Now that loopholes in the tax treaty with Mauritius have been plugged, the Indian government is gearing up to apply the same fix to its accord with Cyprus, the Economic Times reports.
“Talks to amend the double taxation avoidance treaty are at an advanced stage and the two sides will soon exchange formal proposals”, a government official said.
“Talks are on…With Mauritius tax treaty done, Cyprus talks would move swiftly now,” said the official, marking a deeper engagement on the issue after India took the harsh step of declaring the island state a non-cooperative jurisdiction in November 2013.
Cyprus ranks seventh in terms of foreign direct investment flows into India. The 20-year-old treaty offers benefits such as capital gains tax exemption and zero withholding tax on dividends to residents.
It also offers a lower tax rate of 10% on income from interest, royalties and fees for technical services. India has been trying to renegotiate the treaty with the European tax haven for many years as it has been with Mauritius.
Cyprus has been reluctant, citing capital gains tax exemption in the treaties that India has with Mauritius and Singapore. With the Mauritius treaty being tightened, India has been able to make a stronger case for renegotiations with Cyprus.
According to the Economic Times, the template for the amendment is likely to be the same as that of the Mauritius treaty. Concerns about round-tripping of Indian funds and treaty shopping have fuelled India’s resolve to opt for corrective measures in its tax treaties.
India and Mauritius announced a protocol to amend their tax treaty on May 10, restoring India’s right to tax capital gains. The accord with Singapore will also be revamped as the capital gains tax benefit in that agreement is linked to provisions in India-Mauritius double taxation avoidance convention.
The naming of Cyprus as a non-cooperative jurisdiction stemmed from a row over sharing information related to Indian account holders. The Mediterranean island was the first tax jurisdiction to be labelled thus by India, leading to a 30% withholding tax on all payments made to Cyprus and Indian entities receiving funds from there having to make additional disclosures, including the source of the money.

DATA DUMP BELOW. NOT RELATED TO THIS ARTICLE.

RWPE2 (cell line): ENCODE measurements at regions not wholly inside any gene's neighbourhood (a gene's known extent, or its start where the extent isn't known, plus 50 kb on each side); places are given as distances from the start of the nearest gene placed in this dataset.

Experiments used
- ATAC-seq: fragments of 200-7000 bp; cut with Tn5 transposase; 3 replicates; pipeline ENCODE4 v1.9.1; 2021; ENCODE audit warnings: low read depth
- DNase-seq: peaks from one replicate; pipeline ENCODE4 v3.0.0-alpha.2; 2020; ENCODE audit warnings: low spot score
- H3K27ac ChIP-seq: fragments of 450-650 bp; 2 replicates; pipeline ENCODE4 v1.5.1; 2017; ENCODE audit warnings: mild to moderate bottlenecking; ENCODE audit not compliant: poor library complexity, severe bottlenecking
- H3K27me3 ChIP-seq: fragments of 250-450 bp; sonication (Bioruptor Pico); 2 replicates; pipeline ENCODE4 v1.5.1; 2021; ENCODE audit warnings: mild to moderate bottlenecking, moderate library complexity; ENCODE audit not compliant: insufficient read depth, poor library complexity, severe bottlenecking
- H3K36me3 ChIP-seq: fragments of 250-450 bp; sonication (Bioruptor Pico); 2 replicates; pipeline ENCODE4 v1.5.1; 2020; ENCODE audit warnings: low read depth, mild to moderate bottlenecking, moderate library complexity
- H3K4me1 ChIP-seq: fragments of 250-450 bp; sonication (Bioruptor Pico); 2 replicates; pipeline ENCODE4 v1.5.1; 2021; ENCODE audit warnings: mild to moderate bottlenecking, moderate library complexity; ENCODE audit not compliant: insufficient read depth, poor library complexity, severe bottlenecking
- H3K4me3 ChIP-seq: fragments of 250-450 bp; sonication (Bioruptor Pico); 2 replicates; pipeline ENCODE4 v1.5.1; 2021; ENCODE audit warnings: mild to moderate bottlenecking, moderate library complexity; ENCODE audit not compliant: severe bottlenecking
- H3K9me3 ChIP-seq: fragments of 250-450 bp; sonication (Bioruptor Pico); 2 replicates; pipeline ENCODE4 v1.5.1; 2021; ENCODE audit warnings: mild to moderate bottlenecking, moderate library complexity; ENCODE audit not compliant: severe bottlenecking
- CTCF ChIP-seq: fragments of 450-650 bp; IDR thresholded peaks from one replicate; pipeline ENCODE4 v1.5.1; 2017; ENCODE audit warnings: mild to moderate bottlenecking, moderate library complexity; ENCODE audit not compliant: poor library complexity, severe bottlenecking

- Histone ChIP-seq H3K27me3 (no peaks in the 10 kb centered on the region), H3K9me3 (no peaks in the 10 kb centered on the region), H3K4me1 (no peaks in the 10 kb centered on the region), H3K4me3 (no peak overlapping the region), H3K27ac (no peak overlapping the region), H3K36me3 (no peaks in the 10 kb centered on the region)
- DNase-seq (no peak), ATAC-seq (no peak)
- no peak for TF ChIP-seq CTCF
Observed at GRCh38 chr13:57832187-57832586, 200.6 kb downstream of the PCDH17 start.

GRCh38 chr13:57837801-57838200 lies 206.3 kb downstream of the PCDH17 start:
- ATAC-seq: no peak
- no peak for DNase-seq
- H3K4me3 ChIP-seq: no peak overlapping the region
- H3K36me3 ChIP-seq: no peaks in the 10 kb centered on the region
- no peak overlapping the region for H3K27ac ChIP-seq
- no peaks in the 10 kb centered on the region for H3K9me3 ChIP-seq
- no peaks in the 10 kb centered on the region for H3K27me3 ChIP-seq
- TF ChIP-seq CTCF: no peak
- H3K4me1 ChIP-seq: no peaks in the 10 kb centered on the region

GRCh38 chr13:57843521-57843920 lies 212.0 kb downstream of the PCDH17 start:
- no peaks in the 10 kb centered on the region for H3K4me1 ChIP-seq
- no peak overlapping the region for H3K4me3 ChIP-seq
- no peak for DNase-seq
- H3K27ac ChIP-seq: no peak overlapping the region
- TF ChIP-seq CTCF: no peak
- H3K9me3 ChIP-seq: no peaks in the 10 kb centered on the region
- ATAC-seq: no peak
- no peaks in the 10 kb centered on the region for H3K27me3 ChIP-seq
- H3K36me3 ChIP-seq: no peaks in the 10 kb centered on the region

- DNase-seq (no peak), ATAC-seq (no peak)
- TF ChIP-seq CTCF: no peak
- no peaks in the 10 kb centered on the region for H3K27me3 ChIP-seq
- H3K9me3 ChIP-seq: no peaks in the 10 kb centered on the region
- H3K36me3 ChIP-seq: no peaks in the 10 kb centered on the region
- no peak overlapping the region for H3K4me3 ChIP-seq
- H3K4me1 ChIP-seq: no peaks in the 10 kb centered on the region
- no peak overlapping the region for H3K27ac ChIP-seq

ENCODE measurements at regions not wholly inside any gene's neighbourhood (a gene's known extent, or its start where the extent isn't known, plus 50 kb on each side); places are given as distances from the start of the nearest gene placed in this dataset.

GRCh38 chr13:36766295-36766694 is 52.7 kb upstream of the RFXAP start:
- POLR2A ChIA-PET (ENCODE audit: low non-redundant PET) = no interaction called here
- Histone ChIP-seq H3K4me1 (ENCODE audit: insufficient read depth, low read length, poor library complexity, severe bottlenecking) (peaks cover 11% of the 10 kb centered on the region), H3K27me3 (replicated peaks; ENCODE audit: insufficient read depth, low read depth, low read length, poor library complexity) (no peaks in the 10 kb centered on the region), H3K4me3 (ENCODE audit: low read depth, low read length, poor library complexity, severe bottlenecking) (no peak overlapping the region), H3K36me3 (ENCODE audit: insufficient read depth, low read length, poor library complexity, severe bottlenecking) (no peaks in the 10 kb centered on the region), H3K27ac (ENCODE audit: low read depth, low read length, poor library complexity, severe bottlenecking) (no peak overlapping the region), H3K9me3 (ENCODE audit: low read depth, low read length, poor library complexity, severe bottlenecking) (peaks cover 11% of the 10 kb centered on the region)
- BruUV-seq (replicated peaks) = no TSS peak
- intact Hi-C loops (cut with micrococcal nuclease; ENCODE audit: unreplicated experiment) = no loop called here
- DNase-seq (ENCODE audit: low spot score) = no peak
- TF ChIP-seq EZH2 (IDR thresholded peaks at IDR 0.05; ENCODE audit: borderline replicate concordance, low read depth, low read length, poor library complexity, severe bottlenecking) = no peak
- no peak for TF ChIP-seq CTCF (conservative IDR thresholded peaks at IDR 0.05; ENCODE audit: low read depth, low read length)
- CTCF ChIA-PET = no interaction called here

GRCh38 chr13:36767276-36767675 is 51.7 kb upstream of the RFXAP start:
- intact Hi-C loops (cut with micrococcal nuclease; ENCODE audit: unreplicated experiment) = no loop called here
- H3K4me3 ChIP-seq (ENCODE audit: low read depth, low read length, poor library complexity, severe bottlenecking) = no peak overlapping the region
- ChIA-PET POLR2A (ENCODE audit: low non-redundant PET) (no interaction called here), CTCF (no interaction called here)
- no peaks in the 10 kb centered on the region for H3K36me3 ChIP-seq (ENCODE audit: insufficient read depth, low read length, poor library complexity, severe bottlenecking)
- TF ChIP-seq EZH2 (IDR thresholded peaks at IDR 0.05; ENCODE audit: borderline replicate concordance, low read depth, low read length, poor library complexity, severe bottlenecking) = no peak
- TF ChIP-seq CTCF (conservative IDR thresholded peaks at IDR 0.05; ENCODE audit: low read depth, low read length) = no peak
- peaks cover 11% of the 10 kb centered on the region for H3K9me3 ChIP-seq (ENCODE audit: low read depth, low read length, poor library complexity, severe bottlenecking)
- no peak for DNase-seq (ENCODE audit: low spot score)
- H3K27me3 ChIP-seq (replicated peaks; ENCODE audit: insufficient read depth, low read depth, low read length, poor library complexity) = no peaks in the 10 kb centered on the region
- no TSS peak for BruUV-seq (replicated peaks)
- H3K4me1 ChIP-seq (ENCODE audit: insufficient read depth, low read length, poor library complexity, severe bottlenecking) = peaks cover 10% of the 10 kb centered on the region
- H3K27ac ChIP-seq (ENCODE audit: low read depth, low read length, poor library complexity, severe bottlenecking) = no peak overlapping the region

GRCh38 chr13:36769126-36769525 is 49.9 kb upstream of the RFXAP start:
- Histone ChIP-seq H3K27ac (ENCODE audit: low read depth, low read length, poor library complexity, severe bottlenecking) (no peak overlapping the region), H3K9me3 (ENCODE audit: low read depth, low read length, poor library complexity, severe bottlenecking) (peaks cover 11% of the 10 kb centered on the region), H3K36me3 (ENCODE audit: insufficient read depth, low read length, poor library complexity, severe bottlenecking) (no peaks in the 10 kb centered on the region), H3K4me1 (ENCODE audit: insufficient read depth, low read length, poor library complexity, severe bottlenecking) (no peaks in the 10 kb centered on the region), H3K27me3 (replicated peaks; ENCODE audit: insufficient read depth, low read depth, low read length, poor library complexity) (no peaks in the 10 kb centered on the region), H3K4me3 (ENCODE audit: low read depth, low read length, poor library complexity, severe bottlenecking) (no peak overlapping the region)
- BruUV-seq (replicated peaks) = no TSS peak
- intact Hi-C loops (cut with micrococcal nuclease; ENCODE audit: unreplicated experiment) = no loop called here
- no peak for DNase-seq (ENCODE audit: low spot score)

Indian entities with investments from Cyprus also have to forego deductions on account of expenditure and allowances.
The non-cooperation tag prompted Cyprus to relent on sharing of information but it had resisted amending the tax treaty because of other such accords, as mentioned above.
The Narendra Modi government resolved to put in place a stringent framework to deal with black money soon after taking over in May 2014, in line with election pledges.
It has since unveiled a series of measures including the setting up of a special investigation team on black money and a new law to deal with undisclosed overseas assets, besides reworking benami legislation.
Amending the bilateral tax treaties is seen as another step forward in that direction as it helps tackle opaque structures created to gain undue tax benefits.
Tax experts said the treaty should be amended to provide certainty to investors.
“While Cyprus-based funds continue to enjoy capital gains tax exemption in India, they would have to deal with the adverse perception around the blacklisting of Cyprus by India as well as the potential impact of GAAR (general anti-avoidance rules),” said Rajesh H Gandhi, partner, tax, Deloitte Haskins & Sells LLP.
“The government might therefore want to get its treaty with Cyprus amended so that there is more certainty for Cyprus funds and ensure that there is parity in tax treatment with Mauritius and Singapore.”
Source: Gold News